The U.S. Chamber of Commerce's Institute for Legal Reform (ILR) pursues a campaign against laws that hold corporations accountable, hammering home familiar buzzwords such as "frivolous lawsuits" and "jackpot justice." It also owns newspapers and an online news service that cover those very issues. Recently that service, Legal Newsline, reported on a Supreme Court case in which the Chamber of Commerce filed a brief without disclosing the site's relationship to the Chamber in the article. This failure to disclose its parent's interest in the matter highlights the ethical issues and potential conflicts arising from an advocacy organization like ILR owning a news organization.
The Legal Newsline article in question dealt with the Supreme Court's recent decision in Christopher v. SmithKline Beecham Corp, another in a series of 5-4 pro-corporate decisions by the Court's Republican-appointed majority. The Chamber of Commerce, as it often does, filed a brief in case, arguing for the position the majority adopted, that pharmaceutical sales representatives are not eligible for overtime pay. The Legal Newsline article recites the facts of the case and summarizes the majority opinion (but not the dissent). The article does not mention that the Chamber of Commerce -- which through the Institute for Legal Reform owns Legal Newsline -- was involved in the litigation and took a position in favor of the employer in the case.
Legal Newsline discloses its ownership by Institute for Legal Reform on its "About Us" page. The disclosure is not, however, obvious to the reader of an article on the site, who would only see it if he or she clicks the "About Us" link and reads to the sixth paragraph of the statement found there. Even this limited disclosure was apparently recently added by the site; a report on ILR issued in October 2011 stated that ILR's ownership of Legal Newsline was not disclosed on the site at all as of October 18, 2011.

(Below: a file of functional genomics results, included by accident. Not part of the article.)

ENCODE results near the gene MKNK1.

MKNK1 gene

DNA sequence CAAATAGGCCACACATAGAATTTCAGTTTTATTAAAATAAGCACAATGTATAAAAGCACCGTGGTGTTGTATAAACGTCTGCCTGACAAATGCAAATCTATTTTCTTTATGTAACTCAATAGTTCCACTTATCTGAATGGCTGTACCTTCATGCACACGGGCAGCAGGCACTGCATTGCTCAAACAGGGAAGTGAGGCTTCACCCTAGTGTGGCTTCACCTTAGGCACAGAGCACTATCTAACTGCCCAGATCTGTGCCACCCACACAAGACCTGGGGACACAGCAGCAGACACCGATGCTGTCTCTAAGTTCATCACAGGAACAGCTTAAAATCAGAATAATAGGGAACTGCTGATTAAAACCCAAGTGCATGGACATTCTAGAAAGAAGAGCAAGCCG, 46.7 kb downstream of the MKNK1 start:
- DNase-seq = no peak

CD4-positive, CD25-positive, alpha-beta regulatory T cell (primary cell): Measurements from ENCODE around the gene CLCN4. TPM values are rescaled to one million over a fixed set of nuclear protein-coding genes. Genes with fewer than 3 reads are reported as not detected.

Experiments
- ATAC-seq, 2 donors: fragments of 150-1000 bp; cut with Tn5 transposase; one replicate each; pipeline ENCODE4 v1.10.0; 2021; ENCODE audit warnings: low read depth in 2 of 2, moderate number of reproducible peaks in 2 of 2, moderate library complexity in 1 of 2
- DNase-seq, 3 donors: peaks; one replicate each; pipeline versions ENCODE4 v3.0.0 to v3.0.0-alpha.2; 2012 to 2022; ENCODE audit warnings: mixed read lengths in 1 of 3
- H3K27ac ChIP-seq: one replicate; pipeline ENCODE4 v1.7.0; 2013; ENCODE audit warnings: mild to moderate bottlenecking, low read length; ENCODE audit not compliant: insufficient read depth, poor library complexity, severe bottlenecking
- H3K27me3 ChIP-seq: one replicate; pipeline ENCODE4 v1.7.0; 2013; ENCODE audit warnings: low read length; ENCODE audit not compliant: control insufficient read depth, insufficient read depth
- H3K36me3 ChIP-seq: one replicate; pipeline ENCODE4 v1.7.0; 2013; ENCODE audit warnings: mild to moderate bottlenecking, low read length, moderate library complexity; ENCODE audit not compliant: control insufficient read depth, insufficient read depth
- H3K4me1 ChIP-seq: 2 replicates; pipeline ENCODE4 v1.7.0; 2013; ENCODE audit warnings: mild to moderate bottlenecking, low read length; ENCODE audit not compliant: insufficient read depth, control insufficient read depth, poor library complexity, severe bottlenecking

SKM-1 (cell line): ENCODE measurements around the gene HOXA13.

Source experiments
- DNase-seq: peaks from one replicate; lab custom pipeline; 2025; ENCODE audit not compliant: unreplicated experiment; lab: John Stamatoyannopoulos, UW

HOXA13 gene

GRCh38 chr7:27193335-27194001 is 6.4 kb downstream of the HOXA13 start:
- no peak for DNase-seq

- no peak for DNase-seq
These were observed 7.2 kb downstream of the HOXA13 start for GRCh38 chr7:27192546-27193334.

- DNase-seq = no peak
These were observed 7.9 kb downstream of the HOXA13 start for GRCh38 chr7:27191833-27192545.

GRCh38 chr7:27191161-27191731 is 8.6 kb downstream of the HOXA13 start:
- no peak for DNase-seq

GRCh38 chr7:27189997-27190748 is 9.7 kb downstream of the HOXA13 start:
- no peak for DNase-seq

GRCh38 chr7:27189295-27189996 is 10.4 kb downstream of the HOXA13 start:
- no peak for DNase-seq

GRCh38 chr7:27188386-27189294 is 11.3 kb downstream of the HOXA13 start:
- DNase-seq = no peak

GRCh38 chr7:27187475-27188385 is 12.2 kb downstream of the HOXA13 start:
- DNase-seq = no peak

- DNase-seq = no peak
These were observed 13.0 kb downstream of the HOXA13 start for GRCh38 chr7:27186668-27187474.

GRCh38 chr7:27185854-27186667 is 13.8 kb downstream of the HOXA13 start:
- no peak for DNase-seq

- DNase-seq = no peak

Fox News misrepresented a quote by President Obama to accuse him of hypocrisy over an investigation of possible national security leaks.
The Fox & Friends co-hosts claimed that Obama had called for a special counsel to investigate the leak of the identity of covert CIA operative Valerie Plame when he said that "a special counsel will ensure the public's confidence in the investigation and prosecution and help to restore its faith in our government." In fact, the quote came in the context of the Jack Abramoff investigation, and the Bush administration rebuffed calls for a special counsel in that case.
Indeed, Obama was not even a U.S. senator at the time a special counsel was appointed to investigate the Plame leak.
Fox also relied on false comparisons between the Plame case and the current leak investigation to push for a special counsel.
Obama Did Not Call For A Special Counsel To Investigate The Plame Case When He Was A Senator
After Attorney General Eric Holder announced that he was asking two U.S. attorneys to conduct a special investigation into the possibility of leaks of classified information, right-wing media have repeatedly pushed for an investigation by a special counsel who does not report to the Justice Department, pointing to the investigation into the Bush administration's leak of Plame's identity to the media.
Fox & Friends' latest strategy was to falsely claim that Obama, as a senator, had called for a special counsel to investigate the Plame case. In fact, Obama did not call for a special counsel to investigate the Plame leak as a senator. Indeed, Fitzgerald was appointed in December 2003, close to a year before Obama was even elected to the U.S. Senate in November 2004.